The Daily Man-Up

June 3, 2019 | No Comments » | Topics: Life Advice

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Some advice from Arnold Schwarzenegger’s autobiography:

On self-belief:

Somehow the thought took shape in my mind that America was where I belonged. Nothing more concrete than that. Just . . . America. I became absolutely convinced that I was special and meant for bigger things. I knew I would be the best at something – although I didn’t know what – and that it would make me famous. America was the most powerful country, so I would go there. The thought of going to America hit me like a revelation, and I really took it seriously. I’d talk about it. The kids got used to hearing me talk about it and thought I was weird, but that didn’t stop me from sharing my plans with everyone: my parents, my teachers, my neighbors.

On goals:

I always wrote down my goals. It wasn’t sufficient just to tell myself “lose twenty pounds and learn better English and read a little bit more.” No. That was only a start. Now I had to make it very specific so that all those fine intentions were not just floating around. I would take out index cards and write that I was going to: get twelve more units in college; earn enough money to save $5,000; work out five hours a day; gain seven pounds of solid muscle weight; and find an apartment building to buy and move into … Knowing exactly where I wanted to end up freed me totally to improvise how to get there.

I knew the way my mind worked, and that to accomplish anything, I had to buy in completely. The goal had to be something that made total sense and that I could look forward to every day, not just something I was doing for money or some other arbitrary reason, because then it wouldn’t work.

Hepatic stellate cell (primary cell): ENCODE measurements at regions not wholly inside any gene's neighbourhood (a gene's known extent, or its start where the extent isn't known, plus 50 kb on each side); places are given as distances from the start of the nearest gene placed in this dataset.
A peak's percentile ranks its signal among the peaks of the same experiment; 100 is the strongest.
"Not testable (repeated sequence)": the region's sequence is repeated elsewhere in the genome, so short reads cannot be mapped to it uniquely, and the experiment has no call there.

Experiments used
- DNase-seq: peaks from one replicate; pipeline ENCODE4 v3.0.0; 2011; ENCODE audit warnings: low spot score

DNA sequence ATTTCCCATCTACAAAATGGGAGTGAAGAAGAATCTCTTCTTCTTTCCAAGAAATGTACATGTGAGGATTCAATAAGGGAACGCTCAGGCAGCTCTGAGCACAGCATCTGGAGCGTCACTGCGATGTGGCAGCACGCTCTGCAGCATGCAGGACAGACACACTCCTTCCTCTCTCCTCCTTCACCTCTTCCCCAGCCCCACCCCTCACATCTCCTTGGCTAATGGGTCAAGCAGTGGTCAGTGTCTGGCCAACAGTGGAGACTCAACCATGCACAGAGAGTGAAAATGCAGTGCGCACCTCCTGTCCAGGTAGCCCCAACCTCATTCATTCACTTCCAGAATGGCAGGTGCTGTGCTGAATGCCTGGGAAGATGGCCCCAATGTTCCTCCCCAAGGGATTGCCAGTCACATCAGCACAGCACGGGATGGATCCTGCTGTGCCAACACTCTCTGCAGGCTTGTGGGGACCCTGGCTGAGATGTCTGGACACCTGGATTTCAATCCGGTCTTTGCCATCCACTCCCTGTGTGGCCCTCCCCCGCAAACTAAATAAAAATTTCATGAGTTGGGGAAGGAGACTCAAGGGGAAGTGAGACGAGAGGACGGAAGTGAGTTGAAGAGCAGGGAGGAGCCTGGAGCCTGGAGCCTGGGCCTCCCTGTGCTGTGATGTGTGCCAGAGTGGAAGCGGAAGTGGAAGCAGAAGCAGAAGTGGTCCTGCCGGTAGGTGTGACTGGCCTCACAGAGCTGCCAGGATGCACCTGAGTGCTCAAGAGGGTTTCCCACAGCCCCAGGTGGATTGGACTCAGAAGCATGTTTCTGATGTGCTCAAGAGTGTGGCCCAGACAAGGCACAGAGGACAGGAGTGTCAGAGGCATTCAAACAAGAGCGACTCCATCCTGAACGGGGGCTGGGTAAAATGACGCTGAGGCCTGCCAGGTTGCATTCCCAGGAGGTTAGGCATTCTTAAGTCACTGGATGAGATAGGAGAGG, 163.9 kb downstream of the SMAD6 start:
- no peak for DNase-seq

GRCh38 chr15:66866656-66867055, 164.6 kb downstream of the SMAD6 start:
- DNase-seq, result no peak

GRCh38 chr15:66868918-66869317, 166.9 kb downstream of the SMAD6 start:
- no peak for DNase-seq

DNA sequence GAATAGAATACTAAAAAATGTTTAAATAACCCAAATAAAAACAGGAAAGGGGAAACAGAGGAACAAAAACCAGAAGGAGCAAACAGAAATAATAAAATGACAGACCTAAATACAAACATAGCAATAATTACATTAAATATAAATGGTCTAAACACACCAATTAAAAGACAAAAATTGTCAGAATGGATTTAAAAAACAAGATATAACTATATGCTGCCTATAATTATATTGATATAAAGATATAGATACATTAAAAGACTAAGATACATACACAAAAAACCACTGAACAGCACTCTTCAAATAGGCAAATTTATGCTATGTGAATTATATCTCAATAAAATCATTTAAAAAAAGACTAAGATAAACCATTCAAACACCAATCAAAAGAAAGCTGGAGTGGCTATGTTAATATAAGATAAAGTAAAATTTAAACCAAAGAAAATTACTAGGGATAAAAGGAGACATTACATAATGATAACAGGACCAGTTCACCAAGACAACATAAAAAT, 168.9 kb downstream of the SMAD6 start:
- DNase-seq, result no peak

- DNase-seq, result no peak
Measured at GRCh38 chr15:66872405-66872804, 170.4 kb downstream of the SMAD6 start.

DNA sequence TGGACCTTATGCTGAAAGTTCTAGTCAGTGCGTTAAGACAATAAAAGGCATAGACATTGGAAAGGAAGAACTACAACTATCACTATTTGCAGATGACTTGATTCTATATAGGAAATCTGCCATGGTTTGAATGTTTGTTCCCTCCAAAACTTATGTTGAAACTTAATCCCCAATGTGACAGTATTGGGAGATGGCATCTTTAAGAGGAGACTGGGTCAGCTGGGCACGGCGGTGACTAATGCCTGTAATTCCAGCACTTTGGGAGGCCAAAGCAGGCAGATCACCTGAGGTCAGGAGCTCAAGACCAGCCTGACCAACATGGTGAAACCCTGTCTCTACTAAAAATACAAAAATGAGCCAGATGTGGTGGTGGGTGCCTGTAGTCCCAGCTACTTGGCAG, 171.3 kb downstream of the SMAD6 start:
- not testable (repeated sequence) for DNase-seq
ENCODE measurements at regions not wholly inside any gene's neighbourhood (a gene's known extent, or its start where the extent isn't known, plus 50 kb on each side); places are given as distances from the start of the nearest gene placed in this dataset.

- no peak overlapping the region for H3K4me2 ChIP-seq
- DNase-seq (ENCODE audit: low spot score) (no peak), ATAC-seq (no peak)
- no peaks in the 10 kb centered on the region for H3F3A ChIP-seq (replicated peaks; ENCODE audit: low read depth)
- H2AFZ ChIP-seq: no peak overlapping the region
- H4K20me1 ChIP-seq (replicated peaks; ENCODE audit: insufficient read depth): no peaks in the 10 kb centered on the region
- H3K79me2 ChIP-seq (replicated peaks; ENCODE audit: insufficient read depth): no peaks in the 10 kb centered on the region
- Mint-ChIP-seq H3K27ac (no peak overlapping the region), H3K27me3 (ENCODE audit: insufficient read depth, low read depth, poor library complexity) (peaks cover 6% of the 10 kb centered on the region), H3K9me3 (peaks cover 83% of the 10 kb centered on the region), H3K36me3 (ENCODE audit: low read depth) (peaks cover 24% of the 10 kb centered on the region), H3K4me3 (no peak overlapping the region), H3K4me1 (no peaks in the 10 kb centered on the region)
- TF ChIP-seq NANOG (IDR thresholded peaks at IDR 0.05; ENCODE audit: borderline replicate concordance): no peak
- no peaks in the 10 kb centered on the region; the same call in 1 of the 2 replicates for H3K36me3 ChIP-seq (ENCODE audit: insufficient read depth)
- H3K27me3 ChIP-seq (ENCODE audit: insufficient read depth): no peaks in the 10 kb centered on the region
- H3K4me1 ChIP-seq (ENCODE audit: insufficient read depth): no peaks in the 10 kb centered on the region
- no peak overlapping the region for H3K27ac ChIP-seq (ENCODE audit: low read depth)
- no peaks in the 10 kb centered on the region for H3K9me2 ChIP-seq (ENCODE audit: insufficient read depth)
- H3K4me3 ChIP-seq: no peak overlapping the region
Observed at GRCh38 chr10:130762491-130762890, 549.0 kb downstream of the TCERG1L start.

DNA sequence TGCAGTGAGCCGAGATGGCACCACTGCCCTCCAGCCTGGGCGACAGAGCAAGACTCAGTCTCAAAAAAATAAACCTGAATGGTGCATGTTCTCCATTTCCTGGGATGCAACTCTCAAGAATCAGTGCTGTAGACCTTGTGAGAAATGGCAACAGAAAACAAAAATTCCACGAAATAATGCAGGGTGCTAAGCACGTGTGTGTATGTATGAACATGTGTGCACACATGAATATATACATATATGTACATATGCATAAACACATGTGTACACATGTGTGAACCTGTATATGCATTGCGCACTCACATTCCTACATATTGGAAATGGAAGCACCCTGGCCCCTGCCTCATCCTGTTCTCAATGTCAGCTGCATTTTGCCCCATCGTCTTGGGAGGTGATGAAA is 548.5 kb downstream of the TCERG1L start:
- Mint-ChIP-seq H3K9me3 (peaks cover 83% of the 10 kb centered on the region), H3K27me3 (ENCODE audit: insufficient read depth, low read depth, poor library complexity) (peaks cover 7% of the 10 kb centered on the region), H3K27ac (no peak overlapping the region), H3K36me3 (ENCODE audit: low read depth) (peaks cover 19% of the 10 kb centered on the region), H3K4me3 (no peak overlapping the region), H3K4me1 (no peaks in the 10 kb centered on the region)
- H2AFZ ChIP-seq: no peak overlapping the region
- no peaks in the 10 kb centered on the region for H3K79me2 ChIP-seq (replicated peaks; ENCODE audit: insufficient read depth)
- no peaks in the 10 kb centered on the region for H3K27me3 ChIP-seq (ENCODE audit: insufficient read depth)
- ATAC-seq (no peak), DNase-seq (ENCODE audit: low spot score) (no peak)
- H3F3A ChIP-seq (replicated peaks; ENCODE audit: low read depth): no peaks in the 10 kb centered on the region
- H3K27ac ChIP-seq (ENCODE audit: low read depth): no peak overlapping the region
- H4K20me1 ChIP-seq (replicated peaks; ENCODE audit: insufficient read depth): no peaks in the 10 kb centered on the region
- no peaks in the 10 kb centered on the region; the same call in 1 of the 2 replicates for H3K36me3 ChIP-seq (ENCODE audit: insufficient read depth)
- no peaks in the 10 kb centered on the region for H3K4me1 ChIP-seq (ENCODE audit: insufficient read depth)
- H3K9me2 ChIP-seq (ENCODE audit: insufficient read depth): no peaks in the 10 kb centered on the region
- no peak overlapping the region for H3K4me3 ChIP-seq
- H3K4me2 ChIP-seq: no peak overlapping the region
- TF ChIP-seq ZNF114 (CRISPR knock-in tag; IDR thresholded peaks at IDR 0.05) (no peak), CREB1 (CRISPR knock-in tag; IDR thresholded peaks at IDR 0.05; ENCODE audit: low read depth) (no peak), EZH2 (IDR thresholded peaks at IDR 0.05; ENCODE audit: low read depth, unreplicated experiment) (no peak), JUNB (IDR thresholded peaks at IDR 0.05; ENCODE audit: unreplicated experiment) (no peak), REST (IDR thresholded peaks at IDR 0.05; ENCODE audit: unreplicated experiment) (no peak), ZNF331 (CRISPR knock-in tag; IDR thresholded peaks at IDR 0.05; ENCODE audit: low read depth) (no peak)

On visualization:

They needed me to lose weight. First I had to redo myself mentally – let go of the 250-pound image of Mr. Olympia that was in my head. I started visualizing myself instead as lean and athletic. And all of a sudden what I saw in the mirror no longer fit. Seeing that helped kill my appetite for all the protein shakes and all the extra steak and chicken I was used to. I pictured myself as a runner rather than a lifter, and changed around my whole training regimen to emphasize running, bicycling, and swimming rather than weights. All through the winter, the pounds came off, and I was pleased.

On the mind:

Don’t overthink. If you think all the time, the mind cannot relax. The key thing is to let both the mind and the body float. And then when you need to make a decision or hit a problem hard, you’re ready with all of your energy … By not analyzing everything, you get rid of all the garbage that loads you up and bogs you down. Turning off your mind is an art. It’s a form of meditation.



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